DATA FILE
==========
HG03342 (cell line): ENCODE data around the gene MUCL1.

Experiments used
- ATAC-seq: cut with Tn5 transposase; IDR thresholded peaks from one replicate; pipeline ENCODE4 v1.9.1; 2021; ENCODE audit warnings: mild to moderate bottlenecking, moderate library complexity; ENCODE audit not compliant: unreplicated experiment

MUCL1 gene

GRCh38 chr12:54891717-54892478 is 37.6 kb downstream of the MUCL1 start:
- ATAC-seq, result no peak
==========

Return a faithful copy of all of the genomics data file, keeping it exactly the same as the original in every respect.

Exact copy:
HG03342 (cell line): ENCODE data around the gene MUCL1.

Experiments used
- ATAC-seq: cut with Tn5 transposase; IDR thresholded peaks from one replicate; pipeline ENCODE4 v1.9.1; 2021; ENCODE audit warnings: mild to moderate bottlenecking, moderate library complexity; ENCODE audit not compliant: unreplicated experiment

MUCL1 gene

GRCh38 chr12:54891717-54892478 is 37.6 kb downstream of the MUCL1 start:
- ATAC-seq, result no peak